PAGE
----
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Sunday, September 25, 2011

Chai Cola

The arrival of autumn is a joyous time for me. As a young Quaffmaster, I lived in Topeka, Kansas. Now, for many people, the words "Topeka" and "Kansas" elicit mental imagery of Dorothy, tornadoes, and endlessly flat grasslands. I will admit that Kansas does contain more than its fair share of the latter two, although the beauty of the plains is underrated. However, for me, Kansas is associated with many other things, such as chicken-fried steak*. But that's just one of its many appealing aspects.

Another is weather.

Now, you may respond to that by saying "Quaffmaster, to mention tornadoes in one sentence and then to imply that Kansas has good weather seem somewhat inconsistent." I understand the objection, but please allow me to raise one point of contention: I did not say that Kansas has good weather. In fact, much of Kansas's weather is of the unpleasant or destructive variety. That being said, though, it is undeniable that Kansas does have weather. As opposed to some other locations, such as Southern California.

SoCal does get warmer and cooler, and it usually doesn't rain in the summer (although to a Kansan, the gentle drifting down of water droplets here wouldn't really qualify as "rain"). We here in semi-coastal SoCal are, indeed, blessed with a remarkably pleasant climate the vast majority of the time, ranging between "cool enough that I might wear a long-sleeved shirt" to "hot enough that I might, if pressed, perspire". It's one of the reasons that many people like to live here. It does have the drawback, though, that the turning of the seasons is something which you can fail to notice if you're not paying close attention.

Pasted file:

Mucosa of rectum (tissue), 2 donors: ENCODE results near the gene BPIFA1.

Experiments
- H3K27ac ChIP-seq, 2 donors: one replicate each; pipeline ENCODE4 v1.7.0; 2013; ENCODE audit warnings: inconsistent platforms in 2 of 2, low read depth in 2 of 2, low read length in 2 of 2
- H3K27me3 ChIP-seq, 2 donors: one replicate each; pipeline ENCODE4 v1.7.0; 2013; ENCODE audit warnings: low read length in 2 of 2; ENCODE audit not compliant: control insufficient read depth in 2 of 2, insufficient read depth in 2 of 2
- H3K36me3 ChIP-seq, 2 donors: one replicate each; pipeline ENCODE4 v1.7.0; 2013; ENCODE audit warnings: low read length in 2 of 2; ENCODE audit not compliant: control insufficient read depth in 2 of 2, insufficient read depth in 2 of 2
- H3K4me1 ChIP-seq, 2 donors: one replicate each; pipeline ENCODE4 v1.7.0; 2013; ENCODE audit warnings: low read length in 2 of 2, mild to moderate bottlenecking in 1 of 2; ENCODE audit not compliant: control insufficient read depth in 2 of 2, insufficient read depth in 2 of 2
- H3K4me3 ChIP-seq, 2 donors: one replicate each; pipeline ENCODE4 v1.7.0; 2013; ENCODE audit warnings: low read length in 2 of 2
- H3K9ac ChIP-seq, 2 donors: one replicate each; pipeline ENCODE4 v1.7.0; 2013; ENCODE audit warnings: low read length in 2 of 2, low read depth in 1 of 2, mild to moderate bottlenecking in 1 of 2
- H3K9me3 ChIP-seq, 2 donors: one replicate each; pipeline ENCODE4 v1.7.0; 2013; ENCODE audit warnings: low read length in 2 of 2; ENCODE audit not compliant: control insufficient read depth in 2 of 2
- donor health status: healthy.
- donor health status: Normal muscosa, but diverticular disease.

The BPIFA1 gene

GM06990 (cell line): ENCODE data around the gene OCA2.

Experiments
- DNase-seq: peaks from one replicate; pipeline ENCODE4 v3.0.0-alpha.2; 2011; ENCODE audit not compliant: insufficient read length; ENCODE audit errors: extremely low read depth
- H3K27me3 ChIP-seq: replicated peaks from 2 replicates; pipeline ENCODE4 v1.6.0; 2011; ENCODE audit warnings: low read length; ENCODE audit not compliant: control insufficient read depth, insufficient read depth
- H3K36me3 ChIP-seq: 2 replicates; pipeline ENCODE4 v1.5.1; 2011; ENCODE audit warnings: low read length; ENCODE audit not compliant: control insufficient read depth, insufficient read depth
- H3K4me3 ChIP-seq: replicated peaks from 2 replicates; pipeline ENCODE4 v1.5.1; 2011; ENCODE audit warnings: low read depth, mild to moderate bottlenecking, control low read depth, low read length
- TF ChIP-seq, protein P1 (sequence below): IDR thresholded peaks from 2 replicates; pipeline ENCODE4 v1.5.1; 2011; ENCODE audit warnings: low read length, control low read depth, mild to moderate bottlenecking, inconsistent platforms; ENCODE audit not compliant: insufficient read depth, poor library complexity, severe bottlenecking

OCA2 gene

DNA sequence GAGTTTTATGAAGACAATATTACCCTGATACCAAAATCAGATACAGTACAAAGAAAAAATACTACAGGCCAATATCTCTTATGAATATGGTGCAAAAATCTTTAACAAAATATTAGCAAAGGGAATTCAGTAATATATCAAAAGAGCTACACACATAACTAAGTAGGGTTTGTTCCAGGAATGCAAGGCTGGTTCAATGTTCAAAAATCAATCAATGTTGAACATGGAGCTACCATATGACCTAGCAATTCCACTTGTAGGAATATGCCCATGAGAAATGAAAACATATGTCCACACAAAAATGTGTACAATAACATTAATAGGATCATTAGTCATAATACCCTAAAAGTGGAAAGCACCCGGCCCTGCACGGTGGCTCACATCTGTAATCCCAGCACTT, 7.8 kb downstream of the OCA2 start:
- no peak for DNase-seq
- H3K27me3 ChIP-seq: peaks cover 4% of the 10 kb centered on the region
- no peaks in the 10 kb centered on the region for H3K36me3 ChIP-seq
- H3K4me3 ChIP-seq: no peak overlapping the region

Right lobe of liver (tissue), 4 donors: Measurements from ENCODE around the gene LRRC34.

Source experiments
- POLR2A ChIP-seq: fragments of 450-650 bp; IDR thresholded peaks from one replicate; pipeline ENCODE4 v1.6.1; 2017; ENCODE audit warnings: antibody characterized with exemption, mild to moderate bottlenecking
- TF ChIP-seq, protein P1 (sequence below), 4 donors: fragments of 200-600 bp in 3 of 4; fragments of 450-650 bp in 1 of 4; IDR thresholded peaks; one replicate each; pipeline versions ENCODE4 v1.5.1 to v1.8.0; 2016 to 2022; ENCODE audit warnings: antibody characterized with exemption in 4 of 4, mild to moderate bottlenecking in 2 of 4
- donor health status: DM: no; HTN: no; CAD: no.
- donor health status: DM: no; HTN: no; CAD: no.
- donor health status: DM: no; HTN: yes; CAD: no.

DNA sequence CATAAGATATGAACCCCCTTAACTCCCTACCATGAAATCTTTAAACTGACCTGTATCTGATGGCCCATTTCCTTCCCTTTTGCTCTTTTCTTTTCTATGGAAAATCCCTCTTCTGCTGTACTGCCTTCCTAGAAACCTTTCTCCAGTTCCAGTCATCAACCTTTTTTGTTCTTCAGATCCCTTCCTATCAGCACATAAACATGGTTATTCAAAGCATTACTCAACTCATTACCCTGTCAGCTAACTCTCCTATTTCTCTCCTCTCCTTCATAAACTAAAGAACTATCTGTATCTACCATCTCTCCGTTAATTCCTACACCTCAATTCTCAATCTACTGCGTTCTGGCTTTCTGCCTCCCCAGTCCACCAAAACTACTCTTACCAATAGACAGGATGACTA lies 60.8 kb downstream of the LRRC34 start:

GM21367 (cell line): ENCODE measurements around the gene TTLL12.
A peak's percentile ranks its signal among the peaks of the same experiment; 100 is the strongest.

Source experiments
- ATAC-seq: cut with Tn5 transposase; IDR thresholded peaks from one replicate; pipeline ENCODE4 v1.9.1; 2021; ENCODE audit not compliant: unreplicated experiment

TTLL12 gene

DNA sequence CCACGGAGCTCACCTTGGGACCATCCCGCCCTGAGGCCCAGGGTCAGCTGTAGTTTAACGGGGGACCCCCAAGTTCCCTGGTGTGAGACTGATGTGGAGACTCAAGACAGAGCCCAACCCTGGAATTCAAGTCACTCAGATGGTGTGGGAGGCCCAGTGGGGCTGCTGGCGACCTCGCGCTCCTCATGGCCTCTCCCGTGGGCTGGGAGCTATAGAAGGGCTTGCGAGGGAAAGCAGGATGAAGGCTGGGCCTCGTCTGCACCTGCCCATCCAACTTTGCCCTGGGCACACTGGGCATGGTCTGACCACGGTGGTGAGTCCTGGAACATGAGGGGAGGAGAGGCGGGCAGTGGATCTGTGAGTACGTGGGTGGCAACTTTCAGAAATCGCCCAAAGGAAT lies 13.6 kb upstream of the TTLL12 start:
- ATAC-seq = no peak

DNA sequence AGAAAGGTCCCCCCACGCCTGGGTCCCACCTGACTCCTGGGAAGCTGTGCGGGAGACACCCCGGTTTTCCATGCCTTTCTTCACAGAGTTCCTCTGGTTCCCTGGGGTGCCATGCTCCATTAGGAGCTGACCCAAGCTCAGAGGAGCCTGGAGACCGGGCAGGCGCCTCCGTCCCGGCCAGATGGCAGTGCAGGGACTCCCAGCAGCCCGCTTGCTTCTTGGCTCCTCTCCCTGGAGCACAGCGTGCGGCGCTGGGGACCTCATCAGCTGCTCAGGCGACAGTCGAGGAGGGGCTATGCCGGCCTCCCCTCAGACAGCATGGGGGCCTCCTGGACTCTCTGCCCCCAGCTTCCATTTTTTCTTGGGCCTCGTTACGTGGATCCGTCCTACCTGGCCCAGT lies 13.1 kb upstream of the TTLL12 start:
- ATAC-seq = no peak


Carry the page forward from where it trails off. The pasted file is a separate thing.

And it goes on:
The advent of autumn in Kansas produces a spectacular show of color as the trees shed that summer chlorophyll for the racier pigments underneath. One morning, you wake up, and the air has suddenly gained an unmistakable crispness. The sky turns a deeper shade of blue, somehow, and suddenly you bust out the sweaters and turtlenecks. At night, you're no longer lying on top of the bedsheets, with your naked body pressed against the screen window in a vain attempt to allow a breeze to strip the centimeter-thick layer of sweat from your skin; suddenly, it's time to put on the jammies and snuggle in a bed against that just-right bite in the evening air. It was always my favorite season, as a child. It still is, even though now it manifests for me as an almost imperceptibly lower angle of sunlight and more students pestering me in office hours.

Today's Weird Soda review is inspired by the coming of autumn.

I am a soda quaffer, and tea has never been a favorite of mine. I like my drinks cold and bubbly, not hot and tasting of bark. However, an event which occurred a few months ago may have opened up a new path in my beverage worldtrack. My wife and I were out on a date, and we stopped at a tea shop. While there, she obtained a cup of some sort of steaming concoction which smelled...well, fascinating.
I had a sip.
Spices...cinnamon...cream...and pepper...
"What is this divine mixture?" I asked.
"Chai," she said.
"More," I said.

The taste of this stuff was the brick hearth in front of the fireplace on a cool autumn day in Topeka. The blue sky, the brilliant trees, the heat and sweater; it was all there. She assures me that this Chai was not like all other Chai, that most chai is simply spiced and tasty. This was chai of times past, chai of idyllic days when chai could only be found at Indian restaurants and certain coffee shops run by the Illumina-tea, and obtainable only by the exchange of coded passphrases, obscure hand gestures, and making certain unmentionable and disquieting sacrifices in mountaintop stone rings shunned by wholesome folk above witch-haunted Pomona.